The taboo topic of masturbating comes up surprisingly often in my office. Parents are afraid to talk about it, but are concerned that their child is doing it. The ultimate question is what do I do about it?
What is masturbating?
Masturbating is self-stimulation of the genitals. It is a normal part of development in childhood and not a sign of sexual deviation. It is very common, even at a very young age.
What is normal?
Kids, as young as a few months old, discover that masturbating feels good and engage in the behavior. It may take the form of rubbing against an object or even the floor. The child will often have a dazed or glazed look and muscle posturing. Because the child is so young, the parent may not recognize it for what it is initially.
In the very early years (sub 6 years old), kids are very curious about their bodies and the differences between girls and boys. It is not uncommon in this age for kids to touch their own bodies and want to touch other kids’ bodies. They are not usually bothered by public vs. private touching and don’t attempt to hide it.
The best way to handle it is to typically distract the child. Calling the child by name and offering another activity is typically all that is required to stop the behavior. Drawing lots of attention to the activity may in fact reinforce it and cause it to happen more often. You may also find that making it more difficult for the child to get his/her hands in her diaper helps stop/slow the activity (i.e., put a onesie on the child).
Social awareness surrounds this age group and masturbating typically happens in private. It also usually decreases in frequency. This age group has reasoning skills that provide a great teaching opportunity. The medical approach is a very straightforward discussion about normal sexual development. It is also an ideal opportunity to discuss private vs. public activities. Your own personal, moral, and religious beliefs will certainly add to the discussions with your child. I caution that when you have discussions with your child that you don’t instill feelings of guilt or shame (no matter how unhappy you may be about the activity). This can lead to very unhealthy, abnormal sexual development and activities.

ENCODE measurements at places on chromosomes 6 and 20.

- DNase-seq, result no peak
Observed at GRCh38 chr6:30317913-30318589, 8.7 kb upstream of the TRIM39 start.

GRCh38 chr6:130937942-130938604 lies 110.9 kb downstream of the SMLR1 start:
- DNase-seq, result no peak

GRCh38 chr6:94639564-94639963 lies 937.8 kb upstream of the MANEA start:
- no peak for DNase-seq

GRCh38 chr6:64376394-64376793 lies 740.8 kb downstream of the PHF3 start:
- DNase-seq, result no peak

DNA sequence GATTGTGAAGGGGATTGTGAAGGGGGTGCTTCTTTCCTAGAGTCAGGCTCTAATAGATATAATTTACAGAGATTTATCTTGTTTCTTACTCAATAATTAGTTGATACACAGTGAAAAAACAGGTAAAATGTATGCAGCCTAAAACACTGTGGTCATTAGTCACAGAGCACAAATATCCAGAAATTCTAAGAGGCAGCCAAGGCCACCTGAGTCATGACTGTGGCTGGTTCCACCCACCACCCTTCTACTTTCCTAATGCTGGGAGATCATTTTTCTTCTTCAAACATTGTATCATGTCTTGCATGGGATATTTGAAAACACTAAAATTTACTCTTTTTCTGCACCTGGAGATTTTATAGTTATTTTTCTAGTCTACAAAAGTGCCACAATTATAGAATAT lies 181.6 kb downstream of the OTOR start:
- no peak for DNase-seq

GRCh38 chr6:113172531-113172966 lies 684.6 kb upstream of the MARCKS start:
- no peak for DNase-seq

This is the age that people expect masturbating to be happening. As a teen goes through puberty, hormones help drive sexuality. Again, it is a natural and normal part of development. Even though the conversation may be terribly uncomfortable for both the parent and teen, it is a great opportunity to teach. Whether you take the purely scientific approach of “sexuality and hormones are nature’s way of ensuring propagation of the species,” or the religious approach that “sexuality and hormones are part of the God-given tools used in procreative powers,” or another approach altogether, is really a belief and style point. The important element thing is to be willing to have the conversation with your teen.
When to worry
While masturbating is a normal part of sexual development, be aware of red flags. The red flags may indicate that the child has been exposed to sexual activity (either witnessing sex, being inappropriately touched, sexually abused, etc.) or has other underlying issues such as anxiety or stress.
- Excessive frequency/amounts (such that it interferes with regular activities)
- Acts are forceful and create pain/injury to themselves
- Methods of masturbating imitate adult-like sexual acts
- Public masturbating, especially in an older child that you have discussed it with
If you are seeing any red flags, make sure and talk to your child’s doctor about it.